Tuesday, April 9, 2013

DIY: Repair a Hole in Wood

For ease of finding these DIY's, I have taken a part of yesterday's DIY: Painted Front Door tutorial and put it into this tutorial, of how to fill a hole in a piece of wood.

I am using my front door as an example for this project.  I replaced all of the hardware and the locks when we moved in.  They were originally brass, but not liking the look, I went with a brushed nickel set.  The holes didn't match up perfectly with the existing ones, so I knew that when I was ready to paint the door, I would have to fill the unused hole.  

The hole that needed filling was the second from the bottom / Personal Picture

 I used Elmer's ProBond Wood Filler, and made sure that it could be painted over.  I cut off the tip of the applicator, and pushed some of the putty into the hole. 

Elmer's ProBond Wood Filler from Lowe's / Personal Picture

Using a putty knife, I smoothed it over, but not completely flush to the surface of the door.  Since the hole went all the way through to the other side of the door, it was hard to make sure I was keeping as much filler in the hole as possible.  I also didn't want to risk using too little, so I over-applied.  I let this sit until it was the last thing left to be sanded on the door.  If your hole doesn't go all the way through to the other side of the piece of wood, you don't have to pack as much on, and you can scrape it off a little so it is more even with the rest of the wood.  Leave the filler to sit until it is dry, referring to the instructions on the filler container if you are unsure of how long to wait.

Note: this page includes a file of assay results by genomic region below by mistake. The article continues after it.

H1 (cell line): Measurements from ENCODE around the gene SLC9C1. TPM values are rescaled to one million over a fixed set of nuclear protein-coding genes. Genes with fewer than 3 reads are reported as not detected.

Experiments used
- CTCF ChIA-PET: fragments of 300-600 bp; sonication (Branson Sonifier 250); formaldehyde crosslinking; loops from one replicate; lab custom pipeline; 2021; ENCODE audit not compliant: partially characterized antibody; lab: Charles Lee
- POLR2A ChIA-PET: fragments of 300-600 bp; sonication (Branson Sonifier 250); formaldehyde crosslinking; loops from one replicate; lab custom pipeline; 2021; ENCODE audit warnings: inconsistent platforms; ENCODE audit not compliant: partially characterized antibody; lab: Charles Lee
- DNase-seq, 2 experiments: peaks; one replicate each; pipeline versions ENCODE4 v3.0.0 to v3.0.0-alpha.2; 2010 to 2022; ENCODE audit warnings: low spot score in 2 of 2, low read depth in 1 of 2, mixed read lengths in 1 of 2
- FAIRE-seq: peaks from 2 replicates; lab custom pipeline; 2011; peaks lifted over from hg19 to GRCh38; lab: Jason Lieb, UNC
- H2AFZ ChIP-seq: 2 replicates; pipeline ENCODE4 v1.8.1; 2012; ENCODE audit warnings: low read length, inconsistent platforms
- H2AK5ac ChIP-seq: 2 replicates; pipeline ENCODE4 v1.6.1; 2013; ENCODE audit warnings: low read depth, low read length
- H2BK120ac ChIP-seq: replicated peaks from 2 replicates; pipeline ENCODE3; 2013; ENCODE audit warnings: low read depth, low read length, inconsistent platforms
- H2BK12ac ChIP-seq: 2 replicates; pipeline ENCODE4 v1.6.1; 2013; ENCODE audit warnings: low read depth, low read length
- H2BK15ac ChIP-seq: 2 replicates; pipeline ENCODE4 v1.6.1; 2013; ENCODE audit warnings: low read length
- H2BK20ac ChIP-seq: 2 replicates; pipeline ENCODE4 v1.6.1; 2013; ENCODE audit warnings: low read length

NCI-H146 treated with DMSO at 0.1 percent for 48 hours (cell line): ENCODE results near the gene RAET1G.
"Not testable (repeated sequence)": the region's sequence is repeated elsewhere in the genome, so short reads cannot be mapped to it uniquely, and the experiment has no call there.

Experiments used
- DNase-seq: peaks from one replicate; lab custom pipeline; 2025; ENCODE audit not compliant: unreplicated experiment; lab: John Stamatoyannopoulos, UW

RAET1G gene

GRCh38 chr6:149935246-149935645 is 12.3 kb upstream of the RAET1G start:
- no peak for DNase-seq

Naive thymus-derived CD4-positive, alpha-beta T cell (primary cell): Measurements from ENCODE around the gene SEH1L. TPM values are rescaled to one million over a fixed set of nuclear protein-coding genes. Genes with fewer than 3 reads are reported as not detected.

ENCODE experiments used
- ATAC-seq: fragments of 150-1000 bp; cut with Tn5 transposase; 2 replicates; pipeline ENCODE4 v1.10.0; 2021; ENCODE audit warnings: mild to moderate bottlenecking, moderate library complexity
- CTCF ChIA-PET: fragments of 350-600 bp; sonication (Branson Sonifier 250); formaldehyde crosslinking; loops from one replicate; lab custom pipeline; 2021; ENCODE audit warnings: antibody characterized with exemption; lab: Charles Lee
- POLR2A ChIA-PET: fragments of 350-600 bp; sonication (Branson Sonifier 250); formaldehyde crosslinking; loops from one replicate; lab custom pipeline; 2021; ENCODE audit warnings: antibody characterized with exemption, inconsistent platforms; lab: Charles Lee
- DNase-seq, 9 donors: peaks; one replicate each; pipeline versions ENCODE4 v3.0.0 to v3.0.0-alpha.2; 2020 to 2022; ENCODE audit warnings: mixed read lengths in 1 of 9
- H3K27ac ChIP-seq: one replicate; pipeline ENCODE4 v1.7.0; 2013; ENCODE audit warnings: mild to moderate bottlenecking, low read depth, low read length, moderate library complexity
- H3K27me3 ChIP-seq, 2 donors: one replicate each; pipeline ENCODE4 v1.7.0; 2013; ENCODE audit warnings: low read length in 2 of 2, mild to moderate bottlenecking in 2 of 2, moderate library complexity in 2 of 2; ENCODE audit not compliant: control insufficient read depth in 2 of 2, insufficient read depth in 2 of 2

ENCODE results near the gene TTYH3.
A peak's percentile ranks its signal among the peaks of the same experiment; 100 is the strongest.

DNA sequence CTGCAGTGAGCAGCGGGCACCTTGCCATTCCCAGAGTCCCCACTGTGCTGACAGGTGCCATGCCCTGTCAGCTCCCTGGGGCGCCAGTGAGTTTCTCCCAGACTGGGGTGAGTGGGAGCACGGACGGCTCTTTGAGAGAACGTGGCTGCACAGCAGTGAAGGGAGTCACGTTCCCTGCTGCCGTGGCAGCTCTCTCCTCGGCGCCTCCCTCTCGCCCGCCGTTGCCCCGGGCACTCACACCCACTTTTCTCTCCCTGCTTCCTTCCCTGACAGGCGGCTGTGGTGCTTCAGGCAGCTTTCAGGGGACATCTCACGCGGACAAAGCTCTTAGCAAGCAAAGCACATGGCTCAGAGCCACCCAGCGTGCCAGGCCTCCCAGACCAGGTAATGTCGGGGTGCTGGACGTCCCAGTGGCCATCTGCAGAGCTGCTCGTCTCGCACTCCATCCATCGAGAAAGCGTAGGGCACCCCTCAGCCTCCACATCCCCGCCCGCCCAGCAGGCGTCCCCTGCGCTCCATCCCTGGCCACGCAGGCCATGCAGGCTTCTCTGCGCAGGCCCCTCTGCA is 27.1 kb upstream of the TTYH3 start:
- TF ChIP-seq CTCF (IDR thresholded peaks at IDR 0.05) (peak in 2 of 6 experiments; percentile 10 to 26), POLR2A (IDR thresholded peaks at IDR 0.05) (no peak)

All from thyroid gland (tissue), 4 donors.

Wood Filler and Putty Knife / Personal Picture

Once the filler is completely dry, put a mask on so you don't breathe in the dust and sand over the filled hole. You should also really use gloves to protect your hands, and so you don't get splinters under your fingernails like I did. 

3M Fine and Medium Grit Sandpaper from Lowe's / Personal Picture

Make sure that when you are sanding down the wood filler, you follow the grain of the wood.  Sanding in the opposite direction from the wood grain will leave scratches in the wood, which will be visible, especially after painting or staining. 

When sanding is complete, use a vacuum to get all of the sanding residue off of the wood.  Be more precise than you think, because you don't want any dust to get into your paint or stain.

And that's it!  Really easy, so don't worry about making holes in doors or other wood products. They can very easily be fixed!


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Anonymous said...

Just those tiny holes?

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